Phalaenopsis honghenensis is an epiphytic orchid species, which is native to Honghe in Yunnan. This is the region in China which gives this orchid species its name, but Phalaenopsis honghenensis can also be found growing in Myanmar, Vietnam, and Thailand.
Phalaenopsis honghenensis can be found growing at about 2000m above sea level, on the trunks and branches of mossy, lichen covered trees in Vietnam, Thailand, and China.
Phalaenopsis honghenensis flowering
Phalaenopsis honghenensis is a spring flowering orchid. The flower buds of Phalaenopsis honghenensis open first at the base of the flowering stem. The flower buds at the bottom of the flowering stem open first, and then the flower buds open in sequence, starting at the base, then working up to the top – towards the tip of the flowering stem. The flower buds at the tip of the flowering stem open last.
Phalaenopsis honghenensis fragrance
The flowers of this Phalaenopsis honghenensis specimen produce a sweet and quite spicy fragrance, it’s a complex scent, which has definite similarities to the sweet, yet spicy, clove like scent produced by an old fashioned flower – the pinks, which are also known by their botanical name of Dianthus.
My Phalaenopsis honghenensis flowers also have an unexpected and very dominant fragrance character – they smell like cooked bacon! The fragrance is quite sweet in its nature, it reminds me of ‘Frazzles’, a bacon flavoured crisp, which was popular with children in the 1990s! Phalaenopsis honghenensis flowers produce a sweet, spicy, bacon like fragrance, which also features citrus scent notes.
My Phalaenopsis honghenensis plants produce flowers which seem to be fragrant each time I encounter them, whether day or night. Although, I definitely notice that this Phalaenopsis honghenensis specimen’s flowers’ fragrance is at its most pronounced during the daytime, particularly during the afternoon.
Phalaenopsis honghenensis roots
Phalaenopsis honghenensis produces very long, flattened roots, which are beautifully silvery, shiny, and reflective when newly developed. The newer Phalaenopsis honghenensis roots often display green or maroon-green coloured root caps.
Older Phalaenopsis honghenensis roots have a rather more dishevelled appearance. These mature roots remind me of extra long, white shoelaces, which were too long for their allocated running shoes, were run through a marathon of cold, wet, British weather, only to then be discarded in somewhat of a muddy tangle, to be discovered later in the shed, where they have discoloured and hardened.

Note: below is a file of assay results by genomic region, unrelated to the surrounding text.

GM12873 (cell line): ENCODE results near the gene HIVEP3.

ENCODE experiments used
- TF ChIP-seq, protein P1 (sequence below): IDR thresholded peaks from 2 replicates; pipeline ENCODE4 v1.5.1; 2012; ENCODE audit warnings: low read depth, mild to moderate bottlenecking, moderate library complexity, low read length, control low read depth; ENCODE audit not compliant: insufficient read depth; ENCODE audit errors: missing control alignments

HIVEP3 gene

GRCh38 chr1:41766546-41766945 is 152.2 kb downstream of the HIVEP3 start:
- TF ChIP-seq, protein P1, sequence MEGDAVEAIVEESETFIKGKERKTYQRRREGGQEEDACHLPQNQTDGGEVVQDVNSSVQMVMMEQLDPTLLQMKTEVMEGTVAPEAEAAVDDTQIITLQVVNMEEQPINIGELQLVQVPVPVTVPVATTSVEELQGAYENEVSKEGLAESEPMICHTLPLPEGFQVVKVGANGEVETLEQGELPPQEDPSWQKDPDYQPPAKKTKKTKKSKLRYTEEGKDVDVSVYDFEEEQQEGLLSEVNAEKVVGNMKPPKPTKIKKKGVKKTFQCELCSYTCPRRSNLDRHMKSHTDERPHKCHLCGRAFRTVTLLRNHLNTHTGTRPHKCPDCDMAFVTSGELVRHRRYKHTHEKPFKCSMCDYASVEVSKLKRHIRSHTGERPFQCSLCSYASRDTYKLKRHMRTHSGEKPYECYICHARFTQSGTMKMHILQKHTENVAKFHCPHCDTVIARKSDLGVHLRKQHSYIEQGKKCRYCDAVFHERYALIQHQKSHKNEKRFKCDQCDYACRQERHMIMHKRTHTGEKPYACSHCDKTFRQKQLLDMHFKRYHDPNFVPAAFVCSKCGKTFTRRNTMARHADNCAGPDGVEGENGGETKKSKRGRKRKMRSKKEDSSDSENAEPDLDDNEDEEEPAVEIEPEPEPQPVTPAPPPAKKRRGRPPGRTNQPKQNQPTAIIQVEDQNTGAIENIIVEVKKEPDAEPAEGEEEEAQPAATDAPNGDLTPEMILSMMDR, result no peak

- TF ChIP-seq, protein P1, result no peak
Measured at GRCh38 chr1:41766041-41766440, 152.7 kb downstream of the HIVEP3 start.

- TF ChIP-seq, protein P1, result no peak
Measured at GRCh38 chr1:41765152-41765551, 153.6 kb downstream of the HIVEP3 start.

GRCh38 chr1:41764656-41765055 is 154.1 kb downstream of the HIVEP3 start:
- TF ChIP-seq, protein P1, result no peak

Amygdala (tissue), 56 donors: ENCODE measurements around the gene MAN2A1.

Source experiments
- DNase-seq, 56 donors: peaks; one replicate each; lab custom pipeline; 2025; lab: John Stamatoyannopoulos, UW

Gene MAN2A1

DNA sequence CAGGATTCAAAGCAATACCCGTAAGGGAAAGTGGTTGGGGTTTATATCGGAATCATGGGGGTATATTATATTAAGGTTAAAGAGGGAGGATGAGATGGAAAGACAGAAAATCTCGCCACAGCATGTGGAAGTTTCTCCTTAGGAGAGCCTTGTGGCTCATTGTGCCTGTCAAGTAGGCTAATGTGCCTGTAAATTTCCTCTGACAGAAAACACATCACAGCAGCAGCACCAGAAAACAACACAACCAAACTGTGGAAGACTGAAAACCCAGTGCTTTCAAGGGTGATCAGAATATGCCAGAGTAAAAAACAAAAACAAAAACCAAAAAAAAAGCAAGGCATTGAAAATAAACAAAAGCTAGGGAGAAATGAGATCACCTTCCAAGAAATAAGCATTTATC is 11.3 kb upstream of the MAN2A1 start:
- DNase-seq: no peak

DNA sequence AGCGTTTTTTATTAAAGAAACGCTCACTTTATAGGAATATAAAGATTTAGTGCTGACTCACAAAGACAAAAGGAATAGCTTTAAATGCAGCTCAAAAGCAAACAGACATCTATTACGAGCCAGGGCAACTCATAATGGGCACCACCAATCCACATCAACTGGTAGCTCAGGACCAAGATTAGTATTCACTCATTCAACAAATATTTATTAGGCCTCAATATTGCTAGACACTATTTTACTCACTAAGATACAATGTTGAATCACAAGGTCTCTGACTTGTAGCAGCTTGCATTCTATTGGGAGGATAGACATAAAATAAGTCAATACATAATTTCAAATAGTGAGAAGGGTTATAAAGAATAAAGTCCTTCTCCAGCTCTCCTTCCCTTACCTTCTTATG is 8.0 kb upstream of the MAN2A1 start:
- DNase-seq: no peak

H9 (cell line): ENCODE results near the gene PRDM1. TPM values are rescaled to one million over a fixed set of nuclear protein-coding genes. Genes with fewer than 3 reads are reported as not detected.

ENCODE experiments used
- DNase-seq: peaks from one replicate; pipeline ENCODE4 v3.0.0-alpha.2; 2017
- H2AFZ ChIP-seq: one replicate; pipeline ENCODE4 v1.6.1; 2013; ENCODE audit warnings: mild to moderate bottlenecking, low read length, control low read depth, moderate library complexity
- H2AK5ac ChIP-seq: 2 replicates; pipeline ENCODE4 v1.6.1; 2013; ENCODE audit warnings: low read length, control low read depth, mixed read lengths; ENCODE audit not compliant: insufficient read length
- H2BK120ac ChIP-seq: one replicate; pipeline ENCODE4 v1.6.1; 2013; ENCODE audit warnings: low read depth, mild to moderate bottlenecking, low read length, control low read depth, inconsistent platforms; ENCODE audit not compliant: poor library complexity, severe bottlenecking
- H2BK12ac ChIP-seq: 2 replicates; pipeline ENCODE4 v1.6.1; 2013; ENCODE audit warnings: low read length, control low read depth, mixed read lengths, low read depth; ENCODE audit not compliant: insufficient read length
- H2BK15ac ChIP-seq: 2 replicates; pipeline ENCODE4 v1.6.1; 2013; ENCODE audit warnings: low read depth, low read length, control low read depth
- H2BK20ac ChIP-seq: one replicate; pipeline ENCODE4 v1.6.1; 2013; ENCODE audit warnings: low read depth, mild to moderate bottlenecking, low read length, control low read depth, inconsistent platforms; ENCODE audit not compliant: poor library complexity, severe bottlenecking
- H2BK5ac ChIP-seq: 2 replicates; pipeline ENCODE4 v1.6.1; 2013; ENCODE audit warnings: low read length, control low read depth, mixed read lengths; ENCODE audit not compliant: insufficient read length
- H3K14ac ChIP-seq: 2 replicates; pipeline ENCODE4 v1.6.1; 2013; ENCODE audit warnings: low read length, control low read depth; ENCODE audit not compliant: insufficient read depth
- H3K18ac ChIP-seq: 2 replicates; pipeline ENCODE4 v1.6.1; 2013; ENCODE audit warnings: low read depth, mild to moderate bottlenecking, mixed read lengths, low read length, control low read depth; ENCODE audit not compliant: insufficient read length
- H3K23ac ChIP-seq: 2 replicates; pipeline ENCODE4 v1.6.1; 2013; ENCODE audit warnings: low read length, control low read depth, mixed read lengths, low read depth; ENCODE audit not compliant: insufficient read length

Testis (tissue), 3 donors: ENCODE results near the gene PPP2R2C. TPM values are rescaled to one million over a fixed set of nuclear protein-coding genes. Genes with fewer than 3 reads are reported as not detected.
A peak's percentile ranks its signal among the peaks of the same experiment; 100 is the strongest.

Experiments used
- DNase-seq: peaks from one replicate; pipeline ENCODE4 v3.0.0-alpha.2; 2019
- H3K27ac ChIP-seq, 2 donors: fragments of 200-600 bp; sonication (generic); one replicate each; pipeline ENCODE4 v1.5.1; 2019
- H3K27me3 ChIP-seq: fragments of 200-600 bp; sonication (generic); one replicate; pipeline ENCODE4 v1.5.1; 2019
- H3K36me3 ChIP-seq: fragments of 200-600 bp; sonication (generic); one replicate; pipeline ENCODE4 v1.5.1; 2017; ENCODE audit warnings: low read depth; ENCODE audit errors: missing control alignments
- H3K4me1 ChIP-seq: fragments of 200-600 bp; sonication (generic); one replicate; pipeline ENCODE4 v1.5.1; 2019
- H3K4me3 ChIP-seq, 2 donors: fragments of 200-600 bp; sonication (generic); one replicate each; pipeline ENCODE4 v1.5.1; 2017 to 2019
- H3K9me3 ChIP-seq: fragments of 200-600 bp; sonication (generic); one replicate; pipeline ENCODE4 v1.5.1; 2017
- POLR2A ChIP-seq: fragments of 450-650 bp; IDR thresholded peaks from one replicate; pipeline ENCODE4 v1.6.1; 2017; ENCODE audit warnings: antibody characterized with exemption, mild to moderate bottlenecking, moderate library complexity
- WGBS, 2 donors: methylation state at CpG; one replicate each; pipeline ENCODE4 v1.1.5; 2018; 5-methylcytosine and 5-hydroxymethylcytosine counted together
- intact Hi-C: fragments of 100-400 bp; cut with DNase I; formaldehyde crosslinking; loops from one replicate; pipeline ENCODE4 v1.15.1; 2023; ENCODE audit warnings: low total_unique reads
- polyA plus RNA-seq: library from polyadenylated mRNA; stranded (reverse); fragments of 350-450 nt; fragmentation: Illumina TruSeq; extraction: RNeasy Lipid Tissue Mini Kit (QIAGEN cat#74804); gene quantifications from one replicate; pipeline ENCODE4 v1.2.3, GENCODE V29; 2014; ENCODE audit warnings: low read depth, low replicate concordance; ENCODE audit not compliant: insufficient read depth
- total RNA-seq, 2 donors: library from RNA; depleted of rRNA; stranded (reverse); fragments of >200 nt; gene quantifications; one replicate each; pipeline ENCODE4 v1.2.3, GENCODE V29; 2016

The roots of Phalaenopsis honghenensis secure this orchid species onto the tree trunk and branches of the tree that the orchid grows upon. My Phalaenopsis honghenenis specimen produces long shoelace like roots that grow up around the plant, they hang decoratively below this orchid and its cork mount.
Phalaenopsis honghenensis is an epiphyte – a plant that grows upon another plant. Epiphytic plants are not parasitic, they don’t take any sustenance, energy, or nutrients away from their host plants. Epiphytic plants simply use their host plant to raise them up, which enables the epiphytic plant to gain a better position, with the opportunity to grow in a more beneficial environment for the plant, without needing to grow so large themselves to get to that height, or to that position. You could think of epiphytic plants as opportunists!
Epiphytic plants often grow on trees, but some epiphytic plants do grow on other, smaller plants, such as shrubs. Phalaenopsis honghenensis grows on the tree trunks and branches of deciduous trees, where these orchids gain a higher position within the deciduous forest. Here in this higher level of the forest, Phalaenopsis honghenensis orchids can receive more light, and enjoy better air circulation, both around the plants themselves and their extended root systems. The plant’s raised position allows rainwater to run down the tree’s trunk and branches, washing over the plants and running down, or over the orchid’s roots, and then away from the plants.